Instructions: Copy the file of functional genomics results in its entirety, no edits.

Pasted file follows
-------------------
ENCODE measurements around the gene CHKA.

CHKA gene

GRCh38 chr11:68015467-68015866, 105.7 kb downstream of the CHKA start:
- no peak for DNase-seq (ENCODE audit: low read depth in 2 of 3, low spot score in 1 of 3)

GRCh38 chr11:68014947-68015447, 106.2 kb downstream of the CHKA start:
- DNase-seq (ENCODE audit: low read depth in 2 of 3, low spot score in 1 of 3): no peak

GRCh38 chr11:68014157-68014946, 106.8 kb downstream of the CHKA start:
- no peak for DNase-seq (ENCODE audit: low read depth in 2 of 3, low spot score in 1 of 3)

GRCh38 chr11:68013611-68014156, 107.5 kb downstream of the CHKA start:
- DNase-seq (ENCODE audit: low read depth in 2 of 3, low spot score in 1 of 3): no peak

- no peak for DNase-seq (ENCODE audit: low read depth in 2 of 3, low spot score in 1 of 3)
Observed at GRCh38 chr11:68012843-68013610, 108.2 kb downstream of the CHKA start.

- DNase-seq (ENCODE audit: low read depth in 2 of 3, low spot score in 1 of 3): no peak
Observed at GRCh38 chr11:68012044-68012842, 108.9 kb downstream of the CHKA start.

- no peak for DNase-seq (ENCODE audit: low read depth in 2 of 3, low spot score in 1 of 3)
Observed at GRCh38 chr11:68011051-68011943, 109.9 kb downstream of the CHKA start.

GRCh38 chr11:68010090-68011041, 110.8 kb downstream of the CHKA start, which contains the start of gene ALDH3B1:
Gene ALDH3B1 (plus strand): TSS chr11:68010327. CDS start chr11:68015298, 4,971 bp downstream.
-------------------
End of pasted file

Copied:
ENCODE measurements around the gene CHKA.

CHKA gene

GRCh38 chr11:68015467-68015866, 105.7 kb downstream of the CHKA start:
- no peak for DNase-seq (ENCODE audit: low read depth in 2 of 3, low spot score in 1 of 3)

GRCh38 chr11:68014947-68015447, 106.2 kb downstream of the CHKA start:
- DNase-seq (ENCODE audit: low read depth in 2 of 3, low spot score in 1 of 3): no peak

GRCh38 chr11:68014157-68014946, 106.8 kb downstream of the CHKA start:
- no peak for DNase-seq (ENCODE audit: low read depth in 2 of 3, low spot score in 1 of 3)

GRCh38 chr11:68013611-68014156, 107.5 kb downstream of the CHKA start:
- DNase-seq (ENCODE audit: low read depth in 2 of 3, low spot score in 1 of 3): no peak

- no peak for DNase-seq (ENCODE audit: low read depth in 2 of 3, low spot score in 1 of 3)
Observed at GRCh38 chr11:68012843-68013610, 108.2 kb downstream of the CHKA start.

- DNase-seq (ENCODE audit: low read depth in 2 of 3, low spot score in 1 of 3): no peak
Observed at GRCh38 chr11:68012044-68012842, 108.9 kb downstream of the CHKA start.

- no peak for DNase-seq (ENCODE audit: low read depth in 2 of 3, low spot score in 1 of 3)
Observed at GRCh38 chr11:68011051-68011943, 109.9 kb downstream of the CHKA start.

GRCh38 chr11:68010090-68011041, 110.8 kb downstream of the CHKA start, which contains the start of gene ALDH3B1:
Gene ALDH3B1 (plus strand): TSS chr11:68010327. CDS start chr11:68015298, 4,971 bp downstream.